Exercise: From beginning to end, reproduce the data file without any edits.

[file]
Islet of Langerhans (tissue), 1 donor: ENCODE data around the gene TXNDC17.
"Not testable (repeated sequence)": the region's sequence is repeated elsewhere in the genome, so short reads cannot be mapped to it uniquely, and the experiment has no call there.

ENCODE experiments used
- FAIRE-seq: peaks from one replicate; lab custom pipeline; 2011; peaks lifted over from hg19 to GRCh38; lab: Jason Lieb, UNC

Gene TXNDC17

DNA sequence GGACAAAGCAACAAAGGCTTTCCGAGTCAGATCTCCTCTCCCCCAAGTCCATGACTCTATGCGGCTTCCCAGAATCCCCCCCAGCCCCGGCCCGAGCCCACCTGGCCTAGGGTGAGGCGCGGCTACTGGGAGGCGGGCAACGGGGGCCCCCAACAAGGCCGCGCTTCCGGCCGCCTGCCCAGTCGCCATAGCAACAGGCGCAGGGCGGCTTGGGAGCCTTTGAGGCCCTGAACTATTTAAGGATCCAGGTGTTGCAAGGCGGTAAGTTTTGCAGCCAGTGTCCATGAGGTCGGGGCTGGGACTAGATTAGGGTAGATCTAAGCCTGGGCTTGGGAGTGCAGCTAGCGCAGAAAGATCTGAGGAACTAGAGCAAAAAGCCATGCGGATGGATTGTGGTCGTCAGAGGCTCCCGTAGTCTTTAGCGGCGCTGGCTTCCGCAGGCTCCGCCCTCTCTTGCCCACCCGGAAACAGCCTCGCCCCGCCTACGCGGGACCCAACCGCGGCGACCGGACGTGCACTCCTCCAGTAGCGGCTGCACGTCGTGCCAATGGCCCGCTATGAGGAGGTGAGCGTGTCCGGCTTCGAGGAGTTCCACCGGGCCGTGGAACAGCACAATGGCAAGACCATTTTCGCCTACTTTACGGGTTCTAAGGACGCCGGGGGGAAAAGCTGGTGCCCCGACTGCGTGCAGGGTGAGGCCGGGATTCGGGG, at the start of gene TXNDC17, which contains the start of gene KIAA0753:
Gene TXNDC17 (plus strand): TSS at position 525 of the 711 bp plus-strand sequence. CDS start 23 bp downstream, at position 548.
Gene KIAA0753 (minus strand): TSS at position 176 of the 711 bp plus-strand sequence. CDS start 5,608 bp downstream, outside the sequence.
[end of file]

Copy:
Islet of Langerhans (tissue), 1 donor: ENCODE data around the gene TXNDC17.
"Not testable (repeated sequence)": the region's sequence is repeated elsewhere in the genome, so short reads cannot be mapped to it uniquely, and the experiment has no call there.

ENCODE experiments used
- FAIRE-seq: peaks from one replicate; lab custom pipeline; 2011; peaks lifted over from hg19 to GRCh38; lab: Jason Lieb, UNC

Gene TXNDC17

DNA sequence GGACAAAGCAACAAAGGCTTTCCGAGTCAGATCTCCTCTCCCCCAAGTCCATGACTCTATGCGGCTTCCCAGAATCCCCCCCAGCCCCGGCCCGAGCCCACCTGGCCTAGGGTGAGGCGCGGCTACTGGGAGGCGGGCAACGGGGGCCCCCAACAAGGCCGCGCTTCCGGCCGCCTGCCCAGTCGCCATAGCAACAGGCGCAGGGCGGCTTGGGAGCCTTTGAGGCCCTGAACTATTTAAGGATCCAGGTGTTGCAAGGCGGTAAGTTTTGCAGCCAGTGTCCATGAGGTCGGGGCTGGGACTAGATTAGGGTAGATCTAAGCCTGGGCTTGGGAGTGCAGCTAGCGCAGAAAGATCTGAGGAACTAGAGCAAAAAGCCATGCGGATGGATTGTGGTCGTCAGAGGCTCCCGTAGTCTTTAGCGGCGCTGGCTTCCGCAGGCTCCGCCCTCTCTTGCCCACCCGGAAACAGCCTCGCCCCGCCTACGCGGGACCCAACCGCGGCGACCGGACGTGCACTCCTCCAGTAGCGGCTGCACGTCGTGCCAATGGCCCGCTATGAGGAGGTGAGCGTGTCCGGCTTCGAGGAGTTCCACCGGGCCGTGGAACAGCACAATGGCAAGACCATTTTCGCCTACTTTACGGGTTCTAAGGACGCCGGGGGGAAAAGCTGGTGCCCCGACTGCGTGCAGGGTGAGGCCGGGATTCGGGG, at the start of gene TXNDC17, which contains the start of gene KIAA0753:
Gene TXNDC17 (plus strand): TSS at position 525 of the 711 bp plus-strand sequence. CDS start 23 bp downstream, at position 548.
Gene KIAA0753 (minus strand): TSS at position 176 of the 711 bp plus-strand sequence. CDS start 5,608 bp downstream, outside the sequence.